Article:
In prior posts, we highlighted the difference between an honest mistake that results in the incorrect amount of taxes paid, and outright fraud where a taxpayer affirmatively tries to avoid paying taxes. Indeed, it is easy to point out the difference between fraud and mistakes in the abstract, but what defenses are actually available when the IRS thinks that you cheated on your taxes?
This post will briefly describe two important defenses.
Living off of savings – There’s not law preventing a person from using their savings account to fund their lifestyle. There are many situations where a person will live off of money saved. The IRS is only concerned with people earning incomes and not reporting it to avoid taxes. So while the IRS may be suspicious about people who hold inordinate amounts of money at hand instead of putting it in interest bearing accounts, it is perfectly legal to use savings as a slush fund.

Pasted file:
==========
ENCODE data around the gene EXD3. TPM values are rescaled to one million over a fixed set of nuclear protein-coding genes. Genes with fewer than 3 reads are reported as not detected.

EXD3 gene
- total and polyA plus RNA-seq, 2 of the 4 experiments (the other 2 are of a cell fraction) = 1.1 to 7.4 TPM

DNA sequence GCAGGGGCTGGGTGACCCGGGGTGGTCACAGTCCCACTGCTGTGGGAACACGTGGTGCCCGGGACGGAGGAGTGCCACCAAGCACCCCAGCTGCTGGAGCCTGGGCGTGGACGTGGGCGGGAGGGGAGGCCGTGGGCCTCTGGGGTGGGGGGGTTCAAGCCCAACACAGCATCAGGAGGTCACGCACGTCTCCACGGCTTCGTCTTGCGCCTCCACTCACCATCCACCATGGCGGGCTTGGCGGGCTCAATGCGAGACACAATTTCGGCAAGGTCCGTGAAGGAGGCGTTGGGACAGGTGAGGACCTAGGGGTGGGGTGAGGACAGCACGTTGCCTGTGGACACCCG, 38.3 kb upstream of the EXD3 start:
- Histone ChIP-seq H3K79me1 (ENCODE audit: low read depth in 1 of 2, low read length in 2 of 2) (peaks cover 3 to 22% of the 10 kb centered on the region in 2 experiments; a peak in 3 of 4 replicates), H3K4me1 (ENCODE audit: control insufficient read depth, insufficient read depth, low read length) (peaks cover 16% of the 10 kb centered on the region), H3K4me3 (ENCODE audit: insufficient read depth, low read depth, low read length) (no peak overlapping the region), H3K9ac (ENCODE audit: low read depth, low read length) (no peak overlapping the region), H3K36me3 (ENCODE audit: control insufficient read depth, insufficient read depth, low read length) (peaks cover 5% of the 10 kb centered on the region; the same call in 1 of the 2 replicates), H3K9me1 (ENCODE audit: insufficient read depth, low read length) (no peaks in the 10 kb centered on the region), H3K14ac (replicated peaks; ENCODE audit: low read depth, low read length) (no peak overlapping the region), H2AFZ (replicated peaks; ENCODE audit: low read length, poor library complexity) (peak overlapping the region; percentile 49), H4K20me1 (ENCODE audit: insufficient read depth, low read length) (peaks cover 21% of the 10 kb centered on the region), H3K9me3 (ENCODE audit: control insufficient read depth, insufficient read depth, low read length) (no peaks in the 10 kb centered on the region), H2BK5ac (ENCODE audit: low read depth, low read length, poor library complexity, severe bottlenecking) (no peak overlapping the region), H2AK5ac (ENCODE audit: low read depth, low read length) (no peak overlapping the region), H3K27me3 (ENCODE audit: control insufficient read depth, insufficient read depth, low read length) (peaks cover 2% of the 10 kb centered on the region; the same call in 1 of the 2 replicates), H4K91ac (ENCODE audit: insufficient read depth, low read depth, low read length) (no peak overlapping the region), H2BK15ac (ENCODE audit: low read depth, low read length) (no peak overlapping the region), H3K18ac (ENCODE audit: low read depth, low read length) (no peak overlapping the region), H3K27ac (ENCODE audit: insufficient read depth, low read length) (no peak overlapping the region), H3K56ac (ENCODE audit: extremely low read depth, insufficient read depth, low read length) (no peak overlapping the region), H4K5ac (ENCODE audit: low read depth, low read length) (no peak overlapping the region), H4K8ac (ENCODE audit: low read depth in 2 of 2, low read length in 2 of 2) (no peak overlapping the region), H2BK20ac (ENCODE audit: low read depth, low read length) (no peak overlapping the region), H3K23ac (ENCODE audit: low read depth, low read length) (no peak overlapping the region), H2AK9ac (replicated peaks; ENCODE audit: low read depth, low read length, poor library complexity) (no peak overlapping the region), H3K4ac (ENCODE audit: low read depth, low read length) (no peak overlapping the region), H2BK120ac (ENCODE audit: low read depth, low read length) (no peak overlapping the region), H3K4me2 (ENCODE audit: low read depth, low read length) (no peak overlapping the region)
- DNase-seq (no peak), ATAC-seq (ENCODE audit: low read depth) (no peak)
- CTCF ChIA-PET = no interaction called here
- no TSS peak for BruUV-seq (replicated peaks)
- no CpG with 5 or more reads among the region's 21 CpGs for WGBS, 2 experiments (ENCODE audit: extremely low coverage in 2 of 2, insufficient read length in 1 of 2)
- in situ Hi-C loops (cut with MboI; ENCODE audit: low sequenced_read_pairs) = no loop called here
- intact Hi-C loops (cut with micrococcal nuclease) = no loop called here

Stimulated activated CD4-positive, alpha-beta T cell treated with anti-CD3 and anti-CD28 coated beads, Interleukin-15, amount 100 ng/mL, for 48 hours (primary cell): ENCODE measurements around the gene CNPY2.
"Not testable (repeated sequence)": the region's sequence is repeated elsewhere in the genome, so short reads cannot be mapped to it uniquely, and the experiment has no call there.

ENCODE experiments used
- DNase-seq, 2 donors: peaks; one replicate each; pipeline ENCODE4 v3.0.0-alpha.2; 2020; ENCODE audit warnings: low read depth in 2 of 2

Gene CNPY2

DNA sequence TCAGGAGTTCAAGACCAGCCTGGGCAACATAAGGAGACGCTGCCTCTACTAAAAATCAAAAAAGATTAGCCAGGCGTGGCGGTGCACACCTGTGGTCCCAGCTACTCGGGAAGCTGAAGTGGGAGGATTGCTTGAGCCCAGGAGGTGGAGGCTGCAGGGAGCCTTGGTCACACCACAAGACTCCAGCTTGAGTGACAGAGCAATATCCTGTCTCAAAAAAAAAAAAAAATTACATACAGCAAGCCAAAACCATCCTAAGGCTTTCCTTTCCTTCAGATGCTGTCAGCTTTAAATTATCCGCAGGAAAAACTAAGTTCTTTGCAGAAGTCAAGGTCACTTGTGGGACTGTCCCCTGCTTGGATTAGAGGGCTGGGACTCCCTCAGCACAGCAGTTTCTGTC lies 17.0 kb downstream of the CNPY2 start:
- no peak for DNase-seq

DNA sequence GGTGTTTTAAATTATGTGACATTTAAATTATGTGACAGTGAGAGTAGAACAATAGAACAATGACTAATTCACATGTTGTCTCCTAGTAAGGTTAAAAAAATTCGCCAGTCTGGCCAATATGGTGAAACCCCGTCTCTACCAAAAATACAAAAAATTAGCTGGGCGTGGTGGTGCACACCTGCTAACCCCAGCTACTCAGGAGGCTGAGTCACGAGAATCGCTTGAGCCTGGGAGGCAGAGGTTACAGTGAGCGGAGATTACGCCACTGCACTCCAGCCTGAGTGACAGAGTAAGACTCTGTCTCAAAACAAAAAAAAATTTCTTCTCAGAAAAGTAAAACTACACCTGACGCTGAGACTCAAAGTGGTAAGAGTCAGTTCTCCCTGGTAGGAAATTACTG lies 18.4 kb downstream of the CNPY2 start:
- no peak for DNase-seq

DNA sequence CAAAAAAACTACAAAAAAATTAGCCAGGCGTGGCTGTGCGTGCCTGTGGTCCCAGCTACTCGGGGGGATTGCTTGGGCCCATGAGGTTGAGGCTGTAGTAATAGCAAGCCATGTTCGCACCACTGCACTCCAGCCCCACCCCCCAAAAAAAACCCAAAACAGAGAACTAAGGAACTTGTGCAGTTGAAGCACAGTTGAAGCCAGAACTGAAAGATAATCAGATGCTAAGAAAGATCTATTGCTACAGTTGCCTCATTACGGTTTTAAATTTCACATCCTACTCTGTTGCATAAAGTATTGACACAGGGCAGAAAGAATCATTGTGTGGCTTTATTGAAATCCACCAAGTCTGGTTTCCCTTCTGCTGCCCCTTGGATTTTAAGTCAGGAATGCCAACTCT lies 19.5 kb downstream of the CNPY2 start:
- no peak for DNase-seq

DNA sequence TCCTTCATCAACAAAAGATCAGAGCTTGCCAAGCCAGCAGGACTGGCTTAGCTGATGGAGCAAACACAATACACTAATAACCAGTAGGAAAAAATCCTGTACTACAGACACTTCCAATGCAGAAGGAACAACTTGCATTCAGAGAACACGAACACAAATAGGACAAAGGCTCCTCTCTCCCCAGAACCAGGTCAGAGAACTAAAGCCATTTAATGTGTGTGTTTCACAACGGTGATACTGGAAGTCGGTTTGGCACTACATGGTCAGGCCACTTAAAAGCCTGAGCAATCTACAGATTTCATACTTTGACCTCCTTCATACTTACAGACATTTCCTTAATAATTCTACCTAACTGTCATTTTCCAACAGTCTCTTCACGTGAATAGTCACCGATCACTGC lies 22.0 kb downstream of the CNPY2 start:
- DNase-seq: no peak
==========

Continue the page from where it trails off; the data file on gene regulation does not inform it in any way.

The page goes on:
Using non-taxable income – Another defense against fraud allegations involves the use of non-taxable income sources to pay for living expenses. For instance, college students and graduate students routinely live on student loans. This is not considered income given that is must be paid back with interest. While it is not common, some live off of money received from gifts and inheritances. The common denominator is that these sources are considered non-taxable income.
If you have additional questions about defending against tax fraud charges, an experienced tax attorney can advise you.
The preceding is presented for informational purposes only.